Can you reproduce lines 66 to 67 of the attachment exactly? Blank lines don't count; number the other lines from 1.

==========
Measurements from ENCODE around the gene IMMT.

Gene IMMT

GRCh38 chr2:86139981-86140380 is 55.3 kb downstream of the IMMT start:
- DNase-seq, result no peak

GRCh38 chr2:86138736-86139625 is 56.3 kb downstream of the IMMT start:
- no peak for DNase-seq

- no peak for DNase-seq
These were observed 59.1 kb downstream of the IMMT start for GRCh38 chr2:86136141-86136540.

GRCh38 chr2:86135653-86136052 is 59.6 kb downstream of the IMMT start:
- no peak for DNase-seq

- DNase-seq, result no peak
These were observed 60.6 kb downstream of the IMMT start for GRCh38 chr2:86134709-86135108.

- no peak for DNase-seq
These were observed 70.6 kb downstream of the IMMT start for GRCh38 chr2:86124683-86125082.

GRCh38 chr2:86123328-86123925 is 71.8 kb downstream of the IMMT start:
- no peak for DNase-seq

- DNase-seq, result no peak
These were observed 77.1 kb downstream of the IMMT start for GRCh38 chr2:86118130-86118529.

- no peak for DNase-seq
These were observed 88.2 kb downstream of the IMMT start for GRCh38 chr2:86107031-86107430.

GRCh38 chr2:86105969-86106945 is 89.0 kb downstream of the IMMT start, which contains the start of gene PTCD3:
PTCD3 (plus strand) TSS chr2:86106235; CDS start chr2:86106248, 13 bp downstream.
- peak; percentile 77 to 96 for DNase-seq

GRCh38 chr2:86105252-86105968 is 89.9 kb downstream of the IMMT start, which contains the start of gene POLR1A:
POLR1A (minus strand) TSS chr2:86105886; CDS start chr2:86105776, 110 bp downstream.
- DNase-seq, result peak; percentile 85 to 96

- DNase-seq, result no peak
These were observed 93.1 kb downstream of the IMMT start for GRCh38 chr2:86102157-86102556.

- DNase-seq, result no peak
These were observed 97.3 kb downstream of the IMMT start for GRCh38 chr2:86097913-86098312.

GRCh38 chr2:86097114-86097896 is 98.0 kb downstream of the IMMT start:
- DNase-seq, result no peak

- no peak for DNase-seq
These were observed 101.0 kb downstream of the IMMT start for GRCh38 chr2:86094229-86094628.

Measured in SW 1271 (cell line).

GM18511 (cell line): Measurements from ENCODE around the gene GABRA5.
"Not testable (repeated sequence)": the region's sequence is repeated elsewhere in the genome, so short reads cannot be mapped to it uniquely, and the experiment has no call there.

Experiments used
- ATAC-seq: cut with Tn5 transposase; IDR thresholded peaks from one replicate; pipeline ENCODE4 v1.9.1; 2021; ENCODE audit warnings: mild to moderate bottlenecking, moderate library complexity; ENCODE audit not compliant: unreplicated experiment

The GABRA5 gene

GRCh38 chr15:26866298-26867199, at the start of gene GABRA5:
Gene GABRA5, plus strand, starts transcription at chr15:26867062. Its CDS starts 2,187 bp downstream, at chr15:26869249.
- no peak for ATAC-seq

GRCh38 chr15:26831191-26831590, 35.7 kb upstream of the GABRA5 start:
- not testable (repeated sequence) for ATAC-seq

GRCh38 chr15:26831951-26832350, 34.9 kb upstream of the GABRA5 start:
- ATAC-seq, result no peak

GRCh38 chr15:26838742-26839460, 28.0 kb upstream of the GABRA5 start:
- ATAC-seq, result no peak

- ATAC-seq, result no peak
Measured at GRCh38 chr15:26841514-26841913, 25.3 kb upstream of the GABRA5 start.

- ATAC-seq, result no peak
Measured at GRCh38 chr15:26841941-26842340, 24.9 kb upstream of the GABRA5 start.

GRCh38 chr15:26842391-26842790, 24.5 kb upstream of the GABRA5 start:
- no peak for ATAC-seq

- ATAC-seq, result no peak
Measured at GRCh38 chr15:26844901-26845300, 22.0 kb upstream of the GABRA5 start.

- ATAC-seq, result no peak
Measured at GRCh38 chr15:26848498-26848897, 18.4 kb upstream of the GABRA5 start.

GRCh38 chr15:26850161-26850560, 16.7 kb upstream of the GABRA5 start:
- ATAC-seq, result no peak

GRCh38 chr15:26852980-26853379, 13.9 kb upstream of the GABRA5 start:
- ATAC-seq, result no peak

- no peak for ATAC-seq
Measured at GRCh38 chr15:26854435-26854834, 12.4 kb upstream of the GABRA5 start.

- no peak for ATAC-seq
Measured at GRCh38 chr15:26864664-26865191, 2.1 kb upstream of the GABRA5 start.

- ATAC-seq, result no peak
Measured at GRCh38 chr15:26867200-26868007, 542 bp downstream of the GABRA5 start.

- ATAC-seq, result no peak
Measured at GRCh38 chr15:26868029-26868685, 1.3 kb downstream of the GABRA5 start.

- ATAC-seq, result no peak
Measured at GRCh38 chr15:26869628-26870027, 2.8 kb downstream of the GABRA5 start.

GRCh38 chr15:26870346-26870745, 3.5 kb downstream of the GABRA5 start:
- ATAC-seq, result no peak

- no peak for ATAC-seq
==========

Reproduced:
- no peak for ATAC-seq
Measured at GRCh38 chr15:26864664-26865191, 2.1 kb upstream of the GABRA5 start.